By Frank Burgos
Originally published June 29, 1991
What a difference two decades and change make.
When gays and lesbians planning a parade 22 years ago invited then-Mayor Richard J. Daley, all they got in reply was stony silence.
“We received no response,” said Richard W. Pfeiffer, coordinator of the 1991 Gay & Lesbian Pride Week parade. “Not even a `yes’ or a `no.’ ”
Tomorrow, when the parade winds through the Lakeview and Lincoln Park neighborhoods, Mayor Richard M. Daley, will be somewhere at the head of the line.
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Along with him will be dozens of politicians, including Illinois Attorney General Roland W. Burris, Illinois Treasurer Patrick Quinn, State Comptroller Dawn Clark Netsch, and Cook County State’s Attorney Jack O’Malley.
The parade, which in recent years has become a magnet for politicians looking for votes, is also expected to draw 100,000 people including, for the first time, a sizable number of gay groups from small Midwestern towns.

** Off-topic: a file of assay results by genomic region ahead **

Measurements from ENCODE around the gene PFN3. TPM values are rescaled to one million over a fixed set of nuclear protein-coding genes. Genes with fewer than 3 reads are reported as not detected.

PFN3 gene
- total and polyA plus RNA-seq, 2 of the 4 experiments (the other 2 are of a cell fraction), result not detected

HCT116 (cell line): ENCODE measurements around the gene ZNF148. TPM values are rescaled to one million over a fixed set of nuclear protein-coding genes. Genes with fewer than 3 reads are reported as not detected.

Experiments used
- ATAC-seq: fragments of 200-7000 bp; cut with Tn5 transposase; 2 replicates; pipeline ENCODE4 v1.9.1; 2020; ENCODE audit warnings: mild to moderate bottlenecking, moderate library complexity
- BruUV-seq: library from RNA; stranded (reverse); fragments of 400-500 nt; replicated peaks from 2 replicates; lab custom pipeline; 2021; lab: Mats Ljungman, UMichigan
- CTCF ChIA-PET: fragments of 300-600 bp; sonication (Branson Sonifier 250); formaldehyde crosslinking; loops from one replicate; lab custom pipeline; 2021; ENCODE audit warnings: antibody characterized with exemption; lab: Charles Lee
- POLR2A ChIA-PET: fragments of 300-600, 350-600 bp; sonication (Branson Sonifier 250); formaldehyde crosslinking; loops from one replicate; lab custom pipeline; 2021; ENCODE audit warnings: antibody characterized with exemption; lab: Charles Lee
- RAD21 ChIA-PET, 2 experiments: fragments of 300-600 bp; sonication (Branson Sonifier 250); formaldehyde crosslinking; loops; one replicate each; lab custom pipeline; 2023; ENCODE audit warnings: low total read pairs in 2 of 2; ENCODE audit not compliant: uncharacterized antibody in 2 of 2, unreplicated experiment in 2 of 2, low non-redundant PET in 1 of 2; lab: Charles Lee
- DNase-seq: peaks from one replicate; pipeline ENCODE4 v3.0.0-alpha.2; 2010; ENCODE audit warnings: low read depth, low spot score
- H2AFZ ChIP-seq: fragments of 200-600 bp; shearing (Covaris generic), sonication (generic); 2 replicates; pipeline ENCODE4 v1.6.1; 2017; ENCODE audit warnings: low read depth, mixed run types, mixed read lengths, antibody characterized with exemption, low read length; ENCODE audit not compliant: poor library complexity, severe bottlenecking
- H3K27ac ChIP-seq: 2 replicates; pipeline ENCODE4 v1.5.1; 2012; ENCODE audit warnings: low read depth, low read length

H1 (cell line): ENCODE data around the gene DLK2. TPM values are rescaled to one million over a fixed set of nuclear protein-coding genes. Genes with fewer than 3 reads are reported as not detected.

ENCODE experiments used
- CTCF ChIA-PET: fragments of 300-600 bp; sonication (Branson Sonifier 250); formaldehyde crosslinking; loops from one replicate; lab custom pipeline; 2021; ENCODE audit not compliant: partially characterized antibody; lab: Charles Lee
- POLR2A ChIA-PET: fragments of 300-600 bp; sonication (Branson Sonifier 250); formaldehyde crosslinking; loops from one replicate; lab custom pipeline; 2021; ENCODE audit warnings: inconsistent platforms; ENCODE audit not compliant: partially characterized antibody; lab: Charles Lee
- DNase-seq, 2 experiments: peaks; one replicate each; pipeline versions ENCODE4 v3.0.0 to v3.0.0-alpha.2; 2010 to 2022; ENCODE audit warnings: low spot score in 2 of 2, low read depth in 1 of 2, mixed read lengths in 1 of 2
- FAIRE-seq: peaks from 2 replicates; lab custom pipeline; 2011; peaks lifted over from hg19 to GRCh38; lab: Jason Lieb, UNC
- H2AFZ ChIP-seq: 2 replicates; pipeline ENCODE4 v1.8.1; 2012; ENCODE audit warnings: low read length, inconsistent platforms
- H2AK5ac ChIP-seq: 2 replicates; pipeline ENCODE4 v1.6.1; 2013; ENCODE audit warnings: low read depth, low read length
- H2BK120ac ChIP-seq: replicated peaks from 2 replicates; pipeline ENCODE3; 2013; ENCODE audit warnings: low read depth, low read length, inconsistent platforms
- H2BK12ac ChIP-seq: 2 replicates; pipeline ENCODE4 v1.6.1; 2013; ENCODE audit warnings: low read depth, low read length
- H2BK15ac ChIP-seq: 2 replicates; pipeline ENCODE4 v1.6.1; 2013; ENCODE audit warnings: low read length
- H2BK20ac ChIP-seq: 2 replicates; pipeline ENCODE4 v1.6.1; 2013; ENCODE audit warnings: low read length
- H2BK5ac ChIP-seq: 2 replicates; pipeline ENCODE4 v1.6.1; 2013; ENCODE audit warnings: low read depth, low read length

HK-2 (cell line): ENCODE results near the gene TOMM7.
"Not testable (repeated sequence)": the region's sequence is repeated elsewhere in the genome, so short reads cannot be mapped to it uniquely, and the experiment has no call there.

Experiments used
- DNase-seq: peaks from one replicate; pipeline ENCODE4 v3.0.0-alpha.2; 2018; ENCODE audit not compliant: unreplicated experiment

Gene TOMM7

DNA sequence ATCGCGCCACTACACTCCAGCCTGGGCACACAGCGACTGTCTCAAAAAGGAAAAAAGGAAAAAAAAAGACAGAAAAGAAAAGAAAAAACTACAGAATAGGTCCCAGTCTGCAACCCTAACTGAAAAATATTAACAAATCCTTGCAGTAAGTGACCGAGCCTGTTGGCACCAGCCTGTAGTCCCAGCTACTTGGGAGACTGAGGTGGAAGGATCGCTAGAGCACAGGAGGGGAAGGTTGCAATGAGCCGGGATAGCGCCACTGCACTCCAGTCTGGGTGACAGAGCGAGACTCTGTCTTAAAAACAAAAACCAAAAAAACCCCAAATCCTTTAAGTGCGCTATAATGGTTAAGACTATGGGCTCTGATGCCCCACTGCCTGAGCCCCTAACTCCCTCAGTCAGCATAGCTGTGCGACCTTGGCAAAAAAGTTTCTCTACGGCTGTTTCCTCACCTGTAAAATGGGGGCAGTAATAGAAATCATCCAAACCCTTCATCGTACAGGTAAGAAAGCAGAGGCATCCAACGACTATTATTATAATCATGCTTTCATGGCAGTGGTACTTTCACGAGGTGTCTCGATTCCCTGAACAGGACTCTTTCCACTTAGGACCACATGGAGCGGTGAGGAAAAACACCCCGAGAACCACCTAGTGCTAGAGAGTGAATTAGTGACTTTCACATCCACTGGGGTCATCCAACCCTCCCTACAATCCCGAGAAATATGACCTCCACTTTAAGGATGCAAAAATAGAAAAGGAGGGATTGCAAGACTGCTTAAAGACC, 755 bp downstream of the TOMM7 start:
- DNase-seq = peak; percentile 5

“We’re finding small-town America gay and lesbian people beginning to organize,” said Pfeiffer. “We’re getting a lot of entries from small-town America,” including Peoria and Du Page and McHenry counties.
About 175 organizations, ranging from Gay Republicans to Queer Nation, will march in the parade, which began here after gays in New York City fought back during a 1969 police raid of a gay bar there, igniting the Gay Liberation movement.
The parade will start at 2 p.m. at Halsted and Roscoe, head north on Halsted to Broadway, proceed south on Broadway and finish at Diversey and Lakeview. A rally will follow at 3:30 p.m. north of North Pond in Lincoln Park near Diversey and Sheridan.